Could wastewater analysis be a useful tool for China? - A review

Jianfa Gao, Jake O'Brien, Foon Yin Lai, Alexander L.N. van Nuijs, Jun He, Jochen F. Mueller, Jingsha Xu, Phong K. Thai

Research output: Journal PublicationReview articlepeer-review

19 Citations (Scopus)
39 Downloads (Pure)


Analysing wastewater samples is an innovative approach that overcomes many limitations of traditional surveys to identify and measure a range of chemicals that were consumed by or exposed to people living in a sewer catchment area. First conceptualised in 2001, much progress has been made to make wastewater analysis (WWA) a reliable and robust tool for measuring chemical consumption and/or exposure. At the moment, the most popular application of WWA, sometimes referred as sewage epidemiology, is to monitor the consumption of illicit drugs in communities around the globe, including China. The approach has been largely adopted by law enforcement agencies as a device to monitor the temporal and geographical patterns of drug consumption. In the future, the methodology can be extended to other chemicals including biomarkers of population health (e.g. environmental or oxidative stress biomarkers, lifestyle indicators or medications that are taken by different demographic groups) and pollutants that people are exposed to (e.g. polycyclic aromatic hydrocarbons, perfluorinated chemicals, and toxic pesticides). The extension of WWA to a huge range of chemicals may give rise to a field called sewage chemical-information mining (SCIM) with unexplored potentials. China has many densely populated cities with thousands of sewage treatment plants which are favourable for applying WWA/SCIM in order to help relevant authorities gather information about illicit drug consumption and population health status. However, there are some prerequisites and uncertainties of the methodology that should be addressed for SCIM to reach its full potential in China.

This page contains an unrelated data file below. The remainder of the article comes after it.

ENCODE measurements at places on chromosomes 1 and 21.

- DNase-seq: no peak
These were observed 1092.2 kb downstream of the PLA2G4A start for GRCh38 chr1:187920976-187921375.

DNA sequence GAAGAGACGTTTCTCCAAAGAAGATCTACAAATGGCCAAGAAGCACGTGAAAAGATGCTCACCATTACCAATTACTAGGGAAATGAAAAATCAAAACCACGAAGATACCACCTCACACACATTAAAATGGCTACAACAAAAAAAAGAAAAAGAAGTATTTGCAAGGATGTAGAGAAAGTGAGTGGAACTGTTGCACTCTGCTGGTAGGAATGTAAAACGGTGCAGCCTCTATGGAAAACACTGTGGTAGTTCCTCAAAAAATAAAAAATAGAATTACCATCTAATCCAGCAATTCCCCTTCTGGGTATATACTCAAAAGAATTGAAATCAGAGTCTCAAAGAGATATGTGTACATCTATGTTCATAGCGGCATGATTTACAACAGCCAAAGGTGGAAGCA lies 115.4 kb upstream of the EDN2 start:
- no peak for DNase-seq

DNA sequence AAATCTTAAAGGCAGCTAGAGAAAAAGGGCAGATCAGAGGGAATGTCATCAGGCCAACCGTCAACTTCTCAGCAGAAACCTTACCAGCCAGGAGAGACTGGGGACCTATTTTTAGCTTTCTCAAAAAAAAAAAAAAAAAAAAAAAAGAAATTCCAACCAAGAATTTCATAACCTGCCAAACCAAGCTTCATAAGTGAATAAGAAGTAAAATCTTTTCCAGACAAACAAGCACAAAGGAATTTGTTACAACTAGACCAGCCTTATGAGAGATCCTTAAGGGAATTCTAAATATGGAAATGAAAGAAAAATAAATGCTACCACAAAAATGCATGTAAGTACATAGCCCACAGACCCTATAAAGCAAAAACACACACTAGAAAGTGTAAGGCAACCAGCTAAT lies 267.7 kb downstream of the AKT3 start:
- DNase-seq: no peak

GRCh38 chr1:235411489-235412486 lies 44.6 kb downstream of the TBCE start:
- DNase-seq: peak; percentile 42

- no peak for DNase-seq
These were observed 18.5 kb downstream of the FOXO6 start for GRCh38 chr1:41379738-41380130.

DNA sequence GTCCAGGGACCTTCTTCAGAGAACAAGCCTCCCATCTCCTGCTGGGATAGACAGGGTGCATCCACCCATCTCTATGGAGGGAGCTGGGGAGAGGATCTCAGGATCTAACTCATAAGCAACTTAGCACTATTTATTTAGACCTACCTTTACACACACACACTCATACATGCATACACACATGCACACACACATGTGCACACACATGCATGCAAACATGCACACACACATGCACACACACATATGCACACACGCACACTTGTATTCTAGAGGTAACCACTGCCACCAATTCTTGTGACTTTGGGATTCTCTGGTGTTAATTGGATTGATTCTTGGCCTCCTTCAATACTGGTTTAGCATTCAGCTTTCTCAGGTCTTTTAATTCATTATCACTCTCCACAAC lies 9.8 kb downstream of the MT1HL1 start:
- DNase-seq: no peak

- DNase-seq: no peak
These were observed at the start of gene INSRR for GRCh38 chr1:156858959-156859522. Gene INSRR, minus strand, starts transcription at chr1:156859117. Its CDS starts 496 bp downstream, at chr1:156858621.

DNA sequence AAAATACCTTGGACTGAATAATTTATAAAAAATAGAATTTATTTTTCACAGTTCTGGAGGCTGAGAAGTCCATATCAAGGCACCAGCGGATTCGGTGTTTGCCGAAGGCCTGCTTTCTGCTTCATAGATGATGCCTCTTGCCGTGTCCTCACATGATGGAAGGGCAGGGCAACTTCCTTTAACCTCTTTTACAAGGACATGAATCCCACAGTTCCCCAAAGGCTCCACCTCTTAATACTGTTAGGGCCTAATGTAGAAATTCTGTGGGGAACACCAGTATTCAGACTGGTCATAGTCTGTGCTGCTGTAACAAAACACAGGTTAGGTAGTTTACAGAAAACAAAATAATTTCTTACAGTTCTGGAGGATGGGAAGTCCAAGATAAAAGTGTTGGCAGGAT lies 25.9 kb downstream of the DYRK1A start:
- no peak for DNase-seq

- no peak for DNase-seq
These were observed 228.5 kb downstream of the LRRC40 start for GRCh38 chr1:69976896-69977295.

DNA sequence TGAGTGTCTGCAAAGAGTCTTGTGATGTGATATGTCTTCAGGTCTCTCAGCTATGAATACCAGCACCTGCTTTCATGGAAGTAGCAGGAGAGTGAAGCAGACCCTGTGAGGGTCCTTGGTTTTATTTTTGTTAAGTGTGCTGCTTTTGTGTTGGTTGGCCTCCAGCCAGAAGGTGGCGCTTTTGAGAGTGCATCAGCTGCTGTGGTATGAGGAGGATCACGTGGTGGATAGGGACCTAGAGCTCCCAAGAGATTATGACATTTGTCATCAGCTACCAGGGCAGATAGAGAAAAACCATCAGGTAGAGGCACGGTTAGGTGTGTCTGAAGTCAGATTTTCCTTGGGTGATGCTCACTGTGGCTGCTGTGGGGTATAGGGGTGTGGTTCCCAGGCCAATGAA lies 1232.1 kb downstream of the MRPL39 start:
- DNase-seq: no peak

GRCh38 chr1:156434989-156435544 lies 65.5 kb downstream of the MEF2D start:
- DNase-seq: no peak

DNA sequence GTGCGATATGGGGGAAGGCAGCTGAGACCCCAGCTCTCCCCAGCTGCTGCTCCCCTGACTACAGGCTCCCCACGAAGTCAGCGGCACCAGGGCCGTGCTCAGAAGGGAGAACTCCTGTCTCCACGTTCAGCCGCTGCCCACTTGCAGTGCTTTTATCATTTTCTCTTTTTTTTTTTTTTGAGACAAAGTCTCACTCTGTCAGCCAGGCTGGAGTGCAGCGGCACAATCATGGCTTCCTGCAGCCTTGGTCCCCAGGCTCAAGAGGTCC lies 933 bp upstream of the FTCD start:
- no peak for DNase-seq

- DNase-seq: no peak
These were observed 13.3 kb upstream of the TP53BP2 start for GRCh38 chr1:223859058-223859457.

Original languageEnglish
Pages (from-to)70-79
Number of pages10
JournalJournal of Environmental Sciences
Issue numberC
Publication statusPublished - 2015


  • Biomarkers
  • Drug consumption
  • Population health
  • Wastewater analysis

ASJC Scopus subject areas

  • Environmental Engineering
  • Environmental Chemistry
  • General Environmental Science


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